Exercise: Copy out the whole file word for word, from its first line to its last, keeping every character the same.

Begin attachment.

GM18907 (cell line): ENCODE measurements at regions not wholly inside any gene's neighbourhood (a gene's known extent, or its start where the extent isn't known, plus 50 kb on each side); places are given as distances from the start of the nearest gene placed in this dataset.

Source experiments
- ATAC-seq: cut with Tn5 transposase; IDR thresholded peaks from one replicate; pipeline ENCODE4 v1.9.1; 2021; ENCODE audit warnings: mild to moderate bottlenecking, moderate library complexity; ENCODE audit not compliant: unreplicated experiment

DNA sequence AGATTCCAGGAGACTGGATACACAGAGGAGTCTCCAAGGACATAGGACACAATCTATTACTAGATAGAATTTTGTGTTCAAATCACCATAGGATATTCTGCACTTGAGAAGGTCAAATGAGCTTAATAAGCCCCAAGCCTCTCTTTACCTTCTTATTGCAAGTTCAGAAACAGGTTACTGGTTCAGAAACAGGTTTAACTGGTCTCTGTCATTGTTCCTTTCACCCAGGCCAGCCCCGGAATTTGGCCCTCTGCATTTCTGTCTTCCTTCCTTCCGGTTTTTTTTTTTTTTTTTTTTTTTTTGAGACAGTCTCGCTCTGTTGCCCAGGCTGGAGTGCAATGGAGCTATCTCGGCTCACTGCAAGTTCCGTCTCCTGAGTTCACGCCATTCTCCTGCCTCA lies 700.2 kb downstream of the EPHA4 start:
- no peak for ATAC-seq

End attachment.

GM18907 (cell line): ENCODE measurements at regions not wholly inside any gene's neighbourhood (a gene's known extent, or its start where the extent isn't known, plus 50 kb on each side); places are given as distances from the start of the nearest gene placed in this dataset.

Source experiments
- ATAC-seq: cut with Tn5 transposase; IDR thresholded peaks from one replicate; pipeline ENCODE4 v1.9.1; 2021; ENCODE audit warnings: mild to moderate bottlenecking, moderate library complexity; ENCODE audit not compliant: unreplicated experiment

DNA sequence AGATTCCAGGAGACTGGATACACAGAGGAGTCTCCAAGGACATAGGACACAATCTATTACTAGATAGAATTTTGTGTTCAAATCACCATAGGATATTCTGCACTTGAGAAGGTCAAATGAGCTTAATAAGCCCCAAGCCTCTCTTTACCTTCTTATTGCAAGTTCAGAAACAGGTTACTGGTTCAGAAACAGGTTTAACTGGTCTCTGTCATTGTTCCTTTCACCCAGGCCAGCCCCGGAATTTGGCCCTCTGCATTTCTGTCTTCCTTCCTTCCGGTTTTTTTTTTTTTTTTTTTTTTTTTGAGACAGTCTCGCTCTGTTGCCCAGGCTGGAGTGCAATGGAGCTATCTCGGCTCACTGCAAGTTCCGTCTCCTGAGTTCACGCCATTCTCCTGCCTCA lies 700.2 kb downstream of the EPHA4 start:
- no peak for ATAC-seq